May 19, 2011 - The school year is coming to a close, which means that if you have young children, you are now one year closer to college days -- and college bills. At the same time, you are moving nearer to your own retirement. Can you save for college while you put money away for retirement? Yes -- but it will take planning, patience and discipline.
Your first step is to be aware of the challenges you will face. As you know, the financial crisis of 2008 and early 2009 took a bite out of just about everyone's retirement portfolio. And even though the markets have bounced back strongly, you might still have some ground to make up in your 401(k), Individual Retirement Account (IRA) or other accounts. At the same time, budgetary pressures may lead to reductions in Pell Grants and other federally backed financial aid to students, so you may need to provide more assistance to your children than you once might have thought.
To deal with these challenges and help yourself make progress toward your college/retirement objectives, consider the following moves:
Establish some priorities. How much should you save and invest for retirement versus college? Also, how much of the college costs would you like to cover: 100%, 50% or perhaps a set dollar amount? There's no one "right" answer for everyone -- you'll have to establish priorities based on your preferences and family situation. But once you've set these priorities, you'll have some guiding principles to govern your savings and investment decisions.
Put time on your side. The earlier you start saving for both your retirement and your children's college education, the better your chances of reaching your goals.
Choose the right investment vehicles. You may want to work with a financial advisor to choose the appropriate mix of investments for your needs. But in general, it's a good idea to contribute as much as you can afford to your 401(k) or other employer-sponsored retirement account. Your contributions are generally made with pretax dollars, and your earnings can grow tax deferred. And whether or not you have access to a 401(k) or other employer-sponsored plan, you can probably also contribute to a traditional IRA, which offers tax-deferred earnings, or a Roth IRA, which provides tax-free earnings, provided you've held your account at least five years and you don't start taking withdrawals until you've reached age 59. To save for college, you may want to explore a 529 plan, which also provides tax-free earnings, provided they are used for qualified higher education expenses.*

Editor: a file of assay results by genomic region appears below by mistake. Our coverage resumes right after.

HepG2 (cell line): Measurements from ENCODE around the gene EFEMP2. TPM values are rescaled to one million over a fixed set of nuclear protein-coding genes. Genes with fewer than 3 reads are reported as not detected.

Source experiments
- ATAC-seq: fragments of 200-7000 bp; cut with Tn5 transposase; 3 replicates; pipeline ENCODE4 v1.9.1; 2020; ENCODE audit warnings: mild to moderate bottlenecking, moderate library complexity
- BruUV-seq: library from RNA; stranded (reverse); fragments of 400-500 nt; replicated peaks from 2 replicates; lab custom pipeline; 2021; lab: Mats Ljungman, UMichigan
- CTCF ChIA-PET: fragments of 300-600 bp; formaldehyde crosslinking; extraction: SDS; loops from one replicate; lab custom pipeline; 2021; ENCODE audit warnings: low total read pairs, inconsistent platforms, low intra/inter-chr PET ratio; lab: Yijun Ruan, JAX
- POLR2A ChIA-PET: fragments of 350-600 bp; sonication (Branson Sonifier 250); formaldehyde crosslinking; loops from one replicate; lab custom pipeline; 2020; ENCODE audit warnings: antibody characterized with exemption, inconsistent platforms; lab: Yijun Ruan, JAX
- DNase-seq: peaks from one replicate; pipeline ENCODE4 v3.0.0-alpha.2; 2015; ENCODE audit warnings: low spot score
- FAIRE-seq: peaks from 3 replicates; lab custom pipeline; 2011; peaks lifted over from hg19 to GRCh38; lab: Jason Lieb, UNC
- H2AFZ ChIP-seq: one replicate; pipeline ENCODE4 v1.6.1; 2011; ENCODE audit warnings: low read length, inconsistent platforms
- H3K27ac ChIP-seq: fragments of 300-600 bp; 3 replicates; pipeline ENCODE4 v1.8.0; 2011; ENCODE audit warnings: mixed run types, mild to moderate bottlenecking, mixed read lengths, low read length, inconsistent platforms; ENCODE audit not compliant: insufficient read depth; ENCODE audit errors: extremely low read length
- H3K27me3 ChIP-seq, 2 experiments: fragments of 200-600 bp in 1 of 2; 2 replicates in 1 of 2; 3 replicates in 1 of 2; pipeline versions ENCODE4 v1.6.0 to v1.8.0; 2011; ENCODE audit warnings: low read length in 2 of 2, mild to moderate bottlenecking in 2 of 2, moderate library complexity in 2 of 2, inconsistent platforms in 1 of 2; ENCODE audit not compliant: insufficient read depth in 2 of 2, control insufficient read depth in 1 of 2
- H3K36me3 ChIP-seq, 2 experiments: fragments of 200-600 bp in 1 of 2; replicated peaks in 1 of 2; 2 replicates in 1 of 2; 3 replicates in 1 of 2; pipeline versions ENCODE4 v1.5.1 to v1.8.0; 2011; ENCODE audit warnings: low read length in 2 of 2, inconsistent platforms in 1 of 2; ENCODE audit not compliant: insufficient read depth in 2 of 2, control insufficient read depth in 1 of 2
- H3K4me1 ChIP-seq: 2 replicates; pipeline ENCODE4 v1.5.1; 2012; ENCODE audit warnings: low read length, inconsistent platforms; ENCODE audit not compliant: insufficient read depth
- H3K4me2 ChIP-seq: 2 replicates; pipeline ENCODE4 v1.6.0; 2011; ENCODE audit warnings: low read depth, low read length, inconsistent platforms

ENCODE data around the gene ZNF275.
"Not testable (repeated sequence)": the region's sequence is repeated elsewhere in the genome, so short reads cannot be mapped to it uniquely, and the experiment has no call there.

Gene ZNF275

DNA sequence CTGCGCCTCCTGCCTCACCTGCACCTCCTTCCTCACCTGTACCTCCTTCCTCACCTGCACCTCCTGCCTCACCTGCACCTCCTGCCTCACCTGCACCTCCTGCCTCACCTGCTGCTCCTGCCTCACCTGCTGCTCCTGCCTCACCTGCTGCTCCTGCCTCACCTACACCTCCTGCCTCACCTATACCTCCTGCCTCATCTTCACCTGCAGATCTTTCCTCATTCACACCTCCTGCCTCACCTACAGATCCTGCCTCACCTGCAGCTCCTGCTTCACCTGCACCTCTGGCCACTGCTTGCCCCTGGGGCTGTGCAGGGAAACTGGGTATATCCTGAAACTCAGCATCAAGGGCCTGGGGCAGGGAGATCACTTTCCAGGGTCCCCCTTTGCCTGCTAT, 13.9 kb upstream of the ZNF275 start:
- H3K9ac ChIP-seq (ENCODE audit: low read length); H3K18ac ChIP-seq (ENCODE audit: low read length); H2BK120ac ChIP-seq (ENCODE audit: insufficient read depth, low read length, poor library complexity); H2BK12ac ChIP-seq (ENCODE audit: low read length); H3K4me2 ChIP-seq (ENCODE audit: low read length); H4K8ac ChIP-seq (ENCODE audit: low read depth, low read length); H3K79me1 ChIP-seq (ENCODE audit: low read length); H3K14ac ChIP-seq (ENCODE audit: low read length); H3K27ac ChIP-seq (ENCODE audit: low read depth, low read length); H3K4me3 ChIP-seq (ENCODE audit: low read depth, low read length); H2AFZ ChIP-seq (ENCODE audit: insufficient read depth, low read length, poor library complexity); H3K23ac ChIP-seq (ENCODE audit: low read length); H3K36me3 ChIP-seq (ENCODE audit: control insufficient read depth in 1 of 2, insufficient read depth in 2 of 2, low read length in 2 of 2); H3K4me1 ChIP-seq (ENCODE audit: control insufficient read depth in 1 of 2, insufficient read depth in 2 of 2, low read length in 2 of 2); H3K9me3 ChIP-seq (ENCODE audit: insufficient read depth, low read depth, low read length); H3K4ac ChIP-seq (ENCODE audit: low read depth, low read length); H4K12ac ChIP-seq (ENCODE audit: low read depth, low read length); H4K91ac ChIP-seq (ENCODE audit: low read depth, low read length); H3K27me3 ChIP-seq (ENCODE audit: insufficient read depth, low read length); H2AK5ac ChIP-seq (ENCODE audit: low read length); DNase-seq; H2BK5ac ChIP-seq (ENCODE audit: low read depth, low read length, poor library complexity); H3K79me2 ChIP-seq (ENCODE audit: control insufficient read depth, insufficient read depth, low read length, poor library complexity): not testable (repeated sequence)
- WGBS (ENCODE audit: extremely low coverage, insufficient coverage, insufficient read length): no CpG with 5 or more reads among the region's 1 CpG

Keep investing. The financial markets will always move up and down -- so in some months, you might not like what you see on your investment statements. But the most successful investors keep investing in good times and bad. If you decide to take a "timeout" from investing and head to the sidelines during a market slump, you could miss out on the next rally.
By following these suggestions, you can keep moving forward toward two special times in your life: when your children attain the higher education that can help them succeed in life and when you can enjoy the retirement for which you've worked so hard.
* Withdrawals used for expenses other than qualified education expenses may be subject to federal and state taxes, plus a 10% penalty. There may be state tax incentives available to in-state residents who invest in their home state's 529 plan. Student and parental assets and income are considered when applying for financial aid. Generally, a 529 plan is considered an asset of the parent, which may be an advantage over saving in the student's name. Make sure you discuss the potential financial aid impacts with a financial aid professional. Tax issues for 529 plans can be complex. Please consult your tax advisor about your situation. Edward Jones, its financial advisors and employees cannot provide tax or legal advice.
This article was written by Edward Jones for use by your local Edward Jones Financial Advisor.
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